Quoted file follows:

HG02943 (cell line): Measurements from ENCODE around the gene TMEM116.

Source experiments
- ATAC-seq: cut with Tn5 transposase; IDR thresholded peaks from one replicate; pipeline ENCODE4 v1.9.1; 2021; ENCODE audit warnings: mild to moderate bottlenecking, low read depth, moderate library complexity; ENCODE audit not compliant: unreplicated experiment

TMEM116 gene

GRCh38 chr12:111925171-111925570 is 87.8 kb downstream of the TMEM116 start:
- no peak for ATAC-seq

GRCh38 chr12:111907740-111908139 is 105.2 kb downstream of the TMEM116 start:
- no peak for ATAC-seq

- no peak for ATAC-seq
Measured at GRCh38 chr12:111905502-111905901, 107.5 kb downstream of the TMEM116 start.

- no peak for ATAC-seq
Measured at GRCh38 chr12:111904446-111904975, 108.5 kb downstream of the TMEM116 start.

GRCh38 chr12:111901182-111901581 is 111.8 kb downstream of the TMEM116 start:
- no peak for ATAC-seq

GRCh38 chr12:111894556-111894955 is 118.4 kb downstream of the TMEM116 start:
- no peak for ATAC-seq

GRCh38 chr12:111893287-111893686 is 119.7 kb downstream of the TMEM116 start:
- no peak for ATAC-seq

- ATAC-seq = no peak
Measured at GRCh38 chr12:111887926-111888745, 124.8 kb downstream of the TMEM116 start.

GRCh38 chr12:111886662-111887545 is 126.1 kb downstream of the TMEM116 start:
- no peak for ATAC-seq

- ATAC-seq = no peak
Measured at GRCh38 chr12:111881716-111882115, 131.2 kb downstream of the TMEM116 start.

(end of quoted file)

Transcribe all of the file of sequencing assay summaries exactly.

HG02943 (cell line): Measurements from ENCODE around the gene TMEM116.

Source experiments
- ATAC-seq: cut with Tn5 transposase; IDR thresholded peaks from one replicate; pipeline ENCODE4 v1.9.1; 2021; ENCODE audit warnings: mild to moderate bottlenecking, low read depth, moderate library complexity; ENCODE audit not compliant: unreplicated experiment

TMEM116 gene

GRCh38 chr12:111925171-111925570 is 87.8 kb downstream of the TMEM116 start:
- no peak for ATAC-seq

GRCh38 chr12:111907740-111908139 is 105.2 kb downstream of the TMEM116 start:
- no peak for ATAC-seq

- no peak for ATAC-seq
Measured at GRCh38 chr12:111905502-111905901, 107.5 kb downstream of the TMEM116 start.

- no peak for ATAC-seq
Measured at GRCh38 chr12:111904446-111904975, 108.5 kb downstream of the TMEM116 start.

GRCh38 chr12:111901182-111901581 is 111.8 kb downstream of the TMEM116 start:
- no peak for ATAC-seq

GRCh38 chr12:111894556-111894955 is 118.4 kb downstream of the TMEM116 start:
- no peak for ATAC-seq

GRCh38 chr12:111893287-111893686 is 119.7 kb downstream of the TMEM116 start:
- no peak for ATAC-seq

- ATAC-seq = no peak
Measured at GRCh38 chr12:111887926-111888745, 124.8 kb downstream of the TMEM116 start.

GRCh38 chr12:111886662-111887545 is 126.1 kb downstream of the TMEM116 start:
- no peak for ATAC-seq

- ATAC-seq = no peak
Measured at GRCh38 chr12:111881716-111882115, 131.2 kb downstream of the TMEM116 start.